272 Chapter 9. Analysis and Evaluation of Modifiability: The SAAM Method
10.3.6 Overall evaluation
Similar to the example of the KWIC problem, we assigned weights to the scenarios
according to our expectation on how probable the scenario will happen. The metric
for the evaluation of a particular architecture on a given scenario is the number of
components needing modification over the total number of components. The result
of the evaluation is therefore an estimation of the expected cost of modifications on
the architecture.
Table 10.7 Evaluation of KFV architectures
Scenarios Architectures
No. Weight
Shared
data
Abstract
data type
Implicit
invocation
Pipe-and-
filter
1 20 5/7 2/12 0 0
2 5 0 0 0 0
3 15 1/7 1/12 0 1/7
4 5 4/7 3/12 4/14 2/7
5 5 4/7 2/12 2/14 2/7
6 5 4/7 3/12 4/14 2/7
7 10 3/7 4/12 4/14 1/7
8 15 1/7 1/12 1/14 1/7
9 20 7/7 4/12 0 7/7
Overall 51.43 19.15 7.49 30.00
The result of comparison shows that shared data architecture is the most
expensive design to modify, while abstract data type and implicit invocation are the
best with respect to modifiability. Notice that, the overall result of comparison
heavily depends on two factors: the set of scenarios and the weights assigned to
each scenario.
Software Design Methodology 273
SUMMARY
SAAM is a scenario-based software architectural analysis method suitable for
evaluation and analysis of modifiability. There are two types of input to the
analysis: the architectural designs and the quality requirements. The process of
SAAM analysis consists of the following activities:
(1) Development of scenarios. Scenarios describe the interactions between
stakeholders and the system. Quality requirements can be represented in a
more detailed context by a set of scenarios.
(2) Description of candidate architectures. Software architecture to be evaluated
and compared are represented in a form understood by all stakeholders
involved in the analysis.
(3) Classification of scenarios into two types: direct scenarios and indirect
scenarios. Direct scenarios are those that the architecture supports directly
without need of any modification to the system. Indirect scenarios are those
that the architecture does not support and requires modifications to support the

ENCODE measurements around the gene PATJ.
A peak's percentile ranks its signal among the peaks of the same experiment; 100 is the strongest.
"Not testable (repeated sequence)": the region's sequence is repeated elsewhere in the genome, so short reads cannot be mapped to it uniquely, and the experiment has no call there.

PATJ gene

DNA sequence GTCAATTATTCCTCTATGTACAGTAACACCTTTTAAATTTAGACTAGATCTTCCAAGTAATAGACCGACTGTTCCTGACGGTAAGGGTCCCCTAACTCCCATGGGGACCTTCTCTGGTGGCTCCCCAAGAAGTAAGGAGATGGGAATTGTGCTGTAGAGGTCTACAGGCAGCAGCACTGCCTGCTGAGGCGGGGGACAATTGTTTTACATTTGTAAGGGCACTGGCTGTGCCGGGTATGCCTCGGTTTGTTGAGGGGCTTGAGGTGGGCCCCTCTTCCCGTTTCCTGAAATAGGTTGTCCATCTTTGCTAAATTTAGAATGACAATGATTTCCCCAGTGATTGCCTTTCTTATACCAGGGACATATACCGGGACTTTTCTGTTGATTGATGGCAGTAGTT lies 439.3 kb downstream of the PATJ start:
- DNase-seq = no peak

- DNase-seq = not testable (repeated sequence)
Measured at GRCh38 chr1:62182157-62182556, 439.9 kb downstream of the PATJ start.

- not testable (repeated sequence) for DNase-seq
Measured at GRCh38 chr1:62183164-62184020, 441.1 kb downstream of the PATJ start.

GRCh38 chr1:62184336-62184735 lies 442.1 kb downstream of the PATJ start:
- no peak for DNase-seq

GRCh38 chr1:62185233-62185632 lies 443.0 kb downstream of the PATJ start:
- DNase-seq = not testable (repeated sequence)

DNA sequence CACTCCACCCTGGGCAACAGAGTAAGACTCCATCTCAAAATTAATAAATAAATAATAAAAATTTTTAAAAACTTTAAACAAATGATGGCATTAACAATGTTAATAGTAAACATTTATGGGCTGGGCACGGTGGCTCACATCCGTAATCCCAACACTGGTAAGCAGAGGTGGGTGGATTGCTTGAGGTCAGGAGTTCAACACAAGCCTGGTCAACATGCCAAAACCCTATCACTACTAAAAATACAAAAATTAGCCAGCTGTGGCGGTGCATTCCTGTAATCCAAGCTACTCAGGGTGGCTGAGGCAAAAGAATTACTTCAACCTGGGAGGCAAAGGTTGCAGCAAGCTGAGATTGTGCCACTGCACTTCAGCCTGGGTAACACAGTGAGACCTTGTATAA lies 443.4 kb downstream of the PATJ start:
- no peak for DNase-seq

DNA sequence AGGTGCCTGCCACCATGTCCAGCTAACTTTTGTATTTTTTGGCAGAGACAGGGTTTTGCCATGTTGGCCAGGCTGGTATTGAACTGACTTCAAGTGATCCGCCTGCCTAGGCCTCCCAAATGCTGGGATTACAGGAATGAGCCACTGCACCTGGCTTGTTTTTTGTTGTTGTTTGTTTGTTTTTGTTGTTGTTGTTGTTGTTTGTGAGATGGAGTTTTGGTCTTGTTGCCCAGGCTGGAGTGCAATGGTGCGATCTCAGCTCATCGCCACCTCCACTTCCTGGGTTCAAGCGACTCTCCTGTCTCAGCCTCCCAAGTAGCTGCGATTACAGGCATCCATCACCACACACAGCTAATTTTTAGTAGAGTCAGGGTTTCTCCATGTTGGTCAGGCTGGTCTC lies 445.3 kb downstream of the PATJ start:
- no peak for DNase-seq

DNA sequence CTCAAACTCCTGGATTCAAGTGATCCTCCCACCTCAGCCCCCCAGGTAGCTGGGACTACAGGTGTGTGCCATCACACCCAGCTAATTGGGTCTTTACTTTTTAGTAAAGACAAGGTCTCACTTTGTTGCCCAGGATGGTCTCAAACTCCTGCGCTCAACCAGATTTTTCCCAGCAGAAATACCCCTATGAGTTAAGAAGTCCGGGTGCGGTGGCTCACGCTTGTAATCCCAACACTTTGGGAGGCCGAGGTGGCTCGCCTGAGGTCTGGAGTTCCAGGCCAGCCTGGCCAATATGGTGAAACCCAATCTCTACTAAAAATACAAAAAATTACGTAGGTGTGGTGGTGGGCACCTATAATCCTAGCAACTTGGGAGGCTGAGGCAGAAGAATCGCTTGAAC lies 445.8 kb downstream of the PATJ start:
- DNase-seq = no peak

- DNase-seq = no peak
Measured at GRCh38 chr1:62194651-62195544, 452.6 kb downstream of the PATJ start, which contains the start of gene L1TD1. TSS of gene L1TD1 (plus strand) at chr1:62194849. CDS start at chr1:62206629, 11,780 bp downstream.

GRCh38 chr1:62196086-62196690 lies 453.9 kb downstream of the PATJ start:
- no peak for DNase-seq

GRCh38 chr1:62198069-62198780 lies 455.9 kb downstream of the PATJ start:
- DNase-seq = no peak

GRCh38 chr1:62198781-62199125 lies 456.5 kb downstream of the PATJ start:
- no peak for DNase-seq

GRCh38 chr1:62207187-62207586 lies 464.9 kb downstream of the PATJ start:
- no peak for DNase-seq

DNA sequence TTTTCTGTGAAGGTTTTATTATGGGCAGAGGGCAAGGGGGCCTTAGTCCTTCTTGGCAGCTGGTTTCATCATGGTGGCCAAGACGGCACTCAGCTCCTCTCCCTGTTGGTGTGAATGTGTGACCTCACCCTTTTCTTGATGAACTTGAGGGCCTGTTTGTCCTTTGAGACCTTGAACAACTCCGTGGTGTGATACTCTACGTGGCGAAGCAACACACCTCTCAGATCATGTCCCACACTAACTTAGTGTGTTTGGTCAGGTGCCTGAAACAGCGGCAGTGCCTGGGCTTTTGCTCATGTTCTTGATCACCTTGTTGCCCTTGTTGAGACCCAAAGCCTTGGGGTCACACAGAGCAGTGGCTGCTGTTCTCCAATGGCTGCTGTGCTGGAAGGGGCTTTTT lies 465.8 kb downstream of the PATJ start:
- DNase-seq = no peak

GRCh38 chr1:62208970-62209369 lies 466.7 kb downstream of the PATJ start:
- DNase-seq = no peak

scenario.
(4) Individual evaluation of indirect scenarios. Each indirect scenario is further
analysed to identify the required modifications of the components and the
costs of such modifications.
(5) Assessment of scenario interaction. A component may need modifications in a
number of scenarios. To support all these scenarios, the component needs to
be modified to satisfy all the requirements imposed by these scenarios. Such
situations are complicated and difficult to find a solution. The assessment of
scenario interaction identifies such scenario interactions.
(6) Overall evaluation. Weights are assigned to scenarios according to their
importance and costs of the modifications on the components are estimated so
that numerical comparison between architectural designs can be made with
minimum subjectivity.
In this chapter, we demonstrated how to analyse each individual architectural
design as well as the comparison of a collection of designs by using SAAM. Such
analysis and comparison does not simply tell us whether an architectural design is
good or bad, but also tells us where the problems are and in what scenarios the
problem may occur. This provides detailed information for software designers to
improve their designs so that the problems are solved, or to take other technical
and/or management actions to prevent the problem occurring or to reduce the
consequences when the problem does occur.

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